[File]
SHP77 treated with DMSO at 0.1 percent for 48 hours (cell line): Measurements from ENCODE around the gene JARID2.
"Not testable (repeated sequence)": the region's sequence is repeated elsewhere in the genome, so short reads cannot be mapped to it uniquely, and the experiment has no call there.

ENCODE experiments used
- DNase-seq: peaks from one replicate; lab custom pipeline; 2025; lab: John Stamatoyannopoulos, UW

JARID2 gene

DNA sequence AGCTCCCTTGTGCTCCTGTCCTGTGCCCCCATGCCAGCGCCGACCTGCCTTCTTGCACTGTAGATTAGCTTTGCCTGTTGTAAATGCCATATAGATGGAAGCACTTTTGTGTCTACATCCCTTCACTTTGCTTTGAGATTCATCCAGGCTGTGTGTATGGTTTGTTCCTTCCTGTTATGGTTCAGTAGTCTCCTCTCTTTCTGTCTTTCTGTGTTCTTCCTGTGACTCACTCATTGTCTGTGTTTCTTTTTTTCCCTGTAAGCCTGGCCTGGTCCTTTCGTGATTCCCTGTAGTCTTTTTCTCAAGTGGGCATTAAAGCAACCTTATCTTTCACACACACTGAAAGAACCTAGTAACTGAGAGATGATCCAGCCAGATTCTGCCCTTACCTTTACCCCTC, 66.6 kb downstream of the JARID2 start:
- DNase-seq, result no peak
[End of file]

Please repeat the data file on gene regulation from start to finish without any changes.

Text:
SHP77 treated with DMSO at 0.1 percent for 48 hours (cell line): Measurements from ENCODE around the gene JARID2.
"Not testable (repeated sequence)": the region's sequence is repeated elsewhere in the genome, so short reads cannot be mapped to it uniquely, and the experiment has no call there.

ENCODE experiments used
- DNase-seq: peaks from one replicate; lab custom pipeline; 2025; lab: John Stamatoyannopoulos, UW

JARID2 gene

DNA sequence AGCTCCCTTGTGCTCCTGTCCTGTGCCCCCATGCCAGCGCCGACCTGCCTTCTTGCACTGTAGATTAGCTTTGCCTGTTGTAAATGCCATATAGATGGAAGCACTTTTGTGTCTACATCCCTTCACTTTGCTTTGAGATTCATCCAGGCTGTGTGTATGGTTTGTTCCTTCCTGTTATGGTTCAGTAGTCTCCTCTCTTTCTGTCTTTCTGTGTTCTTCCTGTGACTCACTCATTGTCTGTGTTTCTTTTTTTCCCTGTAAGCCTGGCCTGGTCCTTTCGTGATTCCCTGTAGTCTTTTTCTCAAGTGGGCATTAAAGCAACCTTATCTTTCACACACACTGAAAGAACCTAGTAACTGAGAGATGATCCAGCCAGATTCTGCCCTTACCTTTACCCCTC, 66.6 kb downstream of the JARID2 start:
- DNase-seq, result no peak